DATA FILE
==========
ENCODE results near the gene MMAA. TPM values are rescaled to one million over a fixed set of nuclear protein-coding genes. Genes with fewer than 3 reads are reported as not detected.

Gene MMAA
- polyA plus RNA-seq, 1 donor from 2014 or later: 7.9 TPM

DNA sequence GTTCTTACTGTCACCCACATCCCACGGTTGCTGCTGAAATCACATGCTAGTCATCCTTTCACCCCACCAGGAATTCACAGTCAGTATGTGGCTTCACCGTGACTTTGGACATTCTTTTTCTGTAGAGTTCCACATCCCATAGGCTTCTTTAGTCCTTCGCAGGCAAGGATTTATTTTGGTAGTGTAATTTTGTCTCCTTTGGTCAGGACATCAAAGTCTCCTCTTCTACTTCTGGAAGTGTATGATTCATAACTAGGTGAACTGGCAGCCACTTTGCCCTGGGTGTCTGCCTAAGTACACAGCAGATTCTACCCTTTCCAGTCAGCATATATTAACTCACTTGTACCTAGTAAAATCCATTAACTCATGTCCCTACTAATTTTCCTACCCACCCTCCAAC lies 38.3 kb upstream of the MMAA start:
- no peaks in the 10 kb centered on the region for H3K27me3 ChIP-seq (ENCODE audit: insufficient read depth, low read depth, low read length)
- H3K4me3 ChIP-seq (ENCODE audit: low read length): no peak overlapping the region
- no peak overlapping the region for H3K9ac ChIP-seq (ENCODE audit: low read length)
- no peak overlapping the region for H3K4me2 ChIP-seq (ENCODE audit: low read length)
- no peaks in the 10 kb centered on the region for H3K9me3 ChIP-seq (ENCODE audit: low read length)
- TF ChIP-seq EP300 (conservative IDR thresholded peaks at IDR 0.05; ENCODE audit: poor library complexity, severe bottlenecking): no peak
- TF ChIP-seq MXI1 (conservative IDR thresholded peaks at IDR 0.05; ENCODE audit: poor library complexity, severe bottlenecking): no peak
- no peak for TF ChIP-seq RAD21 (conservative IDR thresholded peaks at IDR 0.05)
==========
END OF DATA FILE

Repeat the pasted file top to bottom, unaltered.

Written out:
ENCODE results near the gene MMAA. TPM values are rescaled to one million over a fixed set of nuclear protein-coding genes. Genes with fewer than 3 reads are reported as not detected.

Gene MMAA
- polyA plus RNA-seq, 1 donor from 2014 or later: 7.9 TPM

DNA sequence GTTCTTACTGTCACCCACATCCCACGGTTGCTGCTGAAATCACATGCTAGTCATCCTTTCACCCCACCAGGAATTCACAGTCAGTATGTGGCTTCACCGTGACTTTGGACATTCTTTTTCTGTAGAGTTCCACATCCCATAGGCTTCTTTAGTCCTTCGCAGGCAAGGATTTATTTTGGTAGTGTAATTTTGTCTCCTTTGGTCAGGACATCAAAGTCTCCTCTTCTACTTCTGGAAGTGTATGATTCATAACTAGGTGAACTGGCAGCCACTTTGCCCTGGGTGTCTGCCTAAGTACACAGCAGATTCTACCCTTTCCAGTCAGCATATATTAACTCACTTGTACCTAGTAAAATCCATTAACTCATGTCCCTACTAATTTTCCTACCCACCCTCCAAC lies 38.3 kb upstream of the MMAA start:
- no peaks in the 10 kb centered on the region for H3K27me3 ChIP-seq (ENCODE audit: insufficient read depth, low read depth, low read length)
- H3K4me3 ChIP-seq (ENCODE audit: low read length): no peak overlapping the region
- no peak overlapping the region for H3K9ac ChIP-seq (ENCODE audit: low read length)
- no peak overlapping the region for H3K4me2 ChIP-seq (ENCODE audit: low read length)
- no peaks in the 10 kb centered on the region for H3K9me3 ChIP-seq (ENCODE audit: low read length)
- TF ChIP-seq EP300 (conservative IDR thresholded peaks at IDR 0.05; ENCODE audit: poor library complexity, severe bottlenecking): no peak
- TF ChIP-seq MXI1 (conservative IDR thresholded peaks at IDR 0.05; ENCODE audit: poor library complexity, severe bottlenecking): no peak
- no peak for TF ChIP-seq RAD21 (conservative IDR thresholded peaks at IDR 0.05)